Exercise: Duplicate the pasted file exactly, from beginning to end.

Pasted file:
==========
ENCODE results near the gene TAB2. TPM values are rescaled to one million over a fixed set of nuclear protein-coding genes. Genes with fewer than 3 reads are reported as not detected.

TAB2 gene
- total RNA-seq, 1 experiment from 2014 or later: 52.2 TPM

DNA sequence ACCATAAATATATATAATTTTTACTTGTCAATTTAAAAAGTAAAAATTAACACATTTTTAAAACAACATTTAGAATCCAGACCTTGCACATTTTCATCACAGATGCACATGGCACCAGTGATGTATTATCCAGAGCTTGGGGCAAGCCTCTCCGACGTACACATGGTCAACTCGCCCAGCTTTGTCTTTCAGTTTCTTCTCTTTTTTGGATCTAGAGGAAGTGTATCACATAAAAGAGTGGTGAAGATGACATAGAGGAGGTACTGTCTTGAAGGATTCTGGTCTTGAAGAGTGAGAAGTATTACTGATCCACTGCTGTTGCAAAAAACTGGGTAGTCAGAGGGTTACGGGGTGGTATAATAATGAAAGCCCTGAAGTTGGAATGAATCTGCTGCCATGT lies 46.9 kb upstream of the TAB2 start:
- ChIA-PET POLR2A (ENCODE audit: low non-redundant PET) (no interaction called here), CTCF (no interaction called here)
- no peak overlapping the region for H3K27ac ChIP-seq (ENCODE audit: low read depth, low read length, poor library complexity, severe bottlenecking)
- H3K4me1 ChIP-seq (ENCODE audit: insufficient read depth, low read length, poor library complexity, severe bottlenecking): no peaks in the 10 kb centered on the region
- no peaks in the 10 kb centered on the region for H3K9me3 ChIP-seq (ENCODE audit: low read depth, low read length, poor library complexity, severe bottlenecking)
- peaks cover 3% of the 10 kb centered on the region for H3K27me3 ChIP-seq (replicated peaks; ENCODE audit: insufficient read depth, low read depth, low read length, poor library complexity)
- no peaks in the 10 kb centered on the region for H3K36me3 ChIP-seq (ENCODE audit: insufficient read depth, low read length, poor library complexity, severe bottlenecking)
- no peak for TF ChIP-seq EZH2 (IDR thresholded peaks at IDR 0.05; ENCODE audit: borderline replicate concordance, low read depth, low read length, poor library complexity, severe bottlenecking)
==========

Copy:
ENCODE results near the gene TAB2. TPM values are rescaled to one million over a fixed set of nuclear protein-coding genes. Genes with fewer than 3 reads are reported as not detected.

TAB2 gene
- total RNA-seq, 1 experiment from 2014 or later: 52.2 TPM

DNA sequence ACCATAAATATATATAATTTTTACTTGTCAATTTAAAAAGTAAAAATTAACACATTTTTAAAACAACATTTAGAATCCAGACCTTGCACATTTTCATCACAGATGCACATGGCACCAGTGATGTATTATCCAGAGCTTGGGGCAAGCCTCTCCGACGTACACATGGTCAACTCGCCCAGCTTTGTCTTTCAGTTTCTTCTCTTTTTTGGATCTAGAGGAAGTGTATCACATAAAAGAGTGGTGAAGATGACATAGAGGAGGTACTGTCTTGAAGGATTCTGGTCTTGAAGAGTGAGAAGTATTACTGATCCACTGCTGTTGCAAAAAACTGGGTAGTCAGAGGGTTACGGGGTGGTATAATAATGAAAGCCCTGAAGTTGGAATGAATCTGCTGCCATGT lies 46.9 kb upstream of the TAB2 start:
- ChIA-PET POLR2A (ENCODE audit: low non-redundant PET) (no interaction called here), CTCF (no interaction called here)
- no peak overlapping the region for H3K27ac ChIP-seq (ENCODE audit: low read depth, low read length, poor library complexity, severe bottlenecking)
- H3K4me1 ChIP-seq (ENCODE audit: insufficient read depth, low read length, poor library complexity, severe bottlenecking): no peaks in the 10 kb centered on the region
- no peaks in the 10 kb centered on the region for H3K9me3 ChIP-seq (ENCODE audit: low read depth, low read length, poor library complexity, severe bottlenecking)
- peaks cover 3% of the 10 kb centered on the region for H3K27me3 ChIP-seq (replicated peaks; ENCODE audit: insufficient read depth, low read depth, low read length, poor library complexity)
- no peaks in the 10 kb centered on the region for H3K36me3 ChIP-seq (ENCODE audit: insufficient read depth, low read length, poor library complexity, severe bottlenecking)
- no peak for TF ChIP-seq EZH2 (IDR thresholded peaks at IDR 0.05; ENCODE audit: borderline replicate concordance, low read depth, low read length, poor library complexity, severe bottlenecking)